Morgridge’s commitment to a workplace where everyone thrives
The Morgridge Institute’s commitment to diversity is an extension of our mission: We must recruit the most talented people from all segments of society to deliver on our promise to make discoveries that improve human health and promote lifelong interest in science. We also must maintain a professional culture where all feel welcome and included.
We can’t afford to leave talent behind. Moreover, women and people of color continue to be underrepresented in American science.
Understanding, learning, and improving are the cornerstones of science. We want to apply these same principles to diversity and inclusion in our workforce. We see the scientific research environment as the ideal environment for inclusion. When we bring people together to discuss ideas and insights, people come to know and value one another. Different perspectives and backgrounds enhance the end results.
The Morgridge Institute is committed to hiring in each job category to reflect diversity in the Dane County population and make 10% progress each year to that target. Our commitment focuses on greater representation of women, people from historically excluded groups, and people from the LBGTQ+ community.
Morgridge completed a DEI survey in January 2022 and that will form the basis for improvements in Morgridge work climate and hiring practices. We recognize that successful initiatives do not happen overnight, and we are committed to long-term progress. Our continuing efforts will be communicated on this site.
What are we doing today?
Here’s a look at five initiatives to increase the representation of underrepresented communities, and to create a welcoming, inclusive environment where every individual feels that they belong and can contribute to our mission of science, research, outreach and education.
- Climate survey
In fall 2021, we undertook an extensive survey of our workplace climate, with a strong focus on diversity, equity and inclusiveness. We achieved a more than 65 percent participation rate among roughly 250 staff members and partners. We are working with a diversity consulting firm on analyzing the results and will use it as a foundation for improvement in the years ahead.
- Learning communities
Morgridge has two active staff-initiated and staff-run groups — the DEI Roundtable and the Women’s Café — that are focused on learning about and advocating for better representation, more diverse hiring and improved climate for all at Morgridge. The Roundtable has developed into an advisory group for Morgridge leadership, helping us identify tactics and resources that are especially beneficial to our goals.
- Community outreach
Morgridge has a unique mission for a biomedical research institute — a commitment to sparking public passion for science through outreach and education programs. Since our founding, we have supported and developed programs for students from under-represented backgrounds through our science education programs in partnership with Discovery Outreach. We have long-term partnerships with the Boys and Girls Clubs of Dane and Milwaukee County, and Upward Bound to participate in a wide range of Morgridge science camps and field trips. We also developed an intensive summer science camp for high school juniors from Wisconsin’s small rural schools, in partnership with the Wisconsin Rural Schools Alliance.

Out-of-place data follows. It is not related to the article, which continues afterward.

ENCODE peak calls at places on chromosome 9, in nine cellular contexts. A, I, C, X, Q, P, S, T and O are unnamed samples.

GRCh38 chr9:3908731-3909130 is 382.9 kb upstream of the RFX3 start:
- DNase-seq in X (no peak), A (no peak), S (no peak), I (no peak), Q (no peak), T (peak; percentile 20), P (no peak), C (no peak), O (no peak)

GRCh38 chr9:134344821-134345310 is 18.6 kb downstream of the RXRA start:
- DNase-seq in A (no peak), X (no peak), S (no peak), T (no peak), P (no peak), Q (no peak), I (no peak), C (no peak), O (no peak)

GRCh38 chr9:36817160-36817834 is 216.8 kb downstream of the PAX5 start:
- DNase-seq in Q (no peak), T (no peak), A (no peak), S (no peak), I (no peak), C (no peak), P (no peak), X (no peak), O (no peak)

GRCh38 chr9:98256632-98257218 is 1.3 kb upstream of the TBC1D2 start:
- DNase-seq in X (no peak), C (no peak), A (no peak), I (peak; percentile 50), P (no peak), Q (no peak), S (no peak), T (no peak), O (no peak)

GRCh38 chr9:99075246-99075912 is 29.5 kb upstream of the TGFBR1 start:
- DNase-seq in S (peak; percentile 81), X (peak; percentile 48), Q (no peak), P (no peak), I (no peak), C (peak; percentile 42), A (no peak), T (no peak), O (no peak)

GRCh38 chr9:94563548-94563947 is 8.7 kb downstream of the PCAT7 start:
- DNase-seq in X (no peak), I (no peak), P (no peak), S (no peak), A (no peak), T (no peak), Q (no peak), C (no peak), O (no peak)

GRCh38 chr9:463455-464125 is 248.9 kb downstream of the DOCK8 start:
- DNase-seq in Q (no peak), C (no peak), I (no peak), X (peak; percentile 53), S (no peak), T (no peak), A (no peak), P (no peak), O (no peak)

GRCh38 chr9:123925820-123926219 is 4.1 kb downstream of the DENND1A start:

- Candidate requirements
All candidates applying for principal investigator (PI) positions at Morgridge must provide a diversity statement and demonstrate how they have championed diversity in their science careers.
- Conference sponsorships
The Morgridge administration strongly encourages all scientific staff to expand their horizons by attending major conferences that serve underrepresented groups in science. Morgridge pays 100 percent of costs for the opportunity.
The State of American Science:
The stakes are high for American science. In 2019, Black people, Hispanics, and Native Americans made up only 23 percent of the United States STEM workforce, compared to 30 percent of the general workforce, according to the National Science Board’s Science and Engineering Indicators. A 2021 study by the Pew Research Center found that women comprise only 27 percent of STEM jobs.
Underrepresented groups with an interest in science also are less likely to stay in the STEM career pipeline than are their white counterparts. One study found more than 40 percent of white undergraduate students with an intended major in STEM graduated with a STEM degree, compared to only 29 percent of Hispanic and 22 percent of Black students with the same interest. And more recent studies warn that the COVID-19 pandemic could make matters worse.
These longstanding inequities can only be improved though greater educational opportunity, professional training, more inclusive hiring practices and awareness that American science belongs to everyone. We need to focus not only on our current workforce, but nurture those who aspire to scientific careers.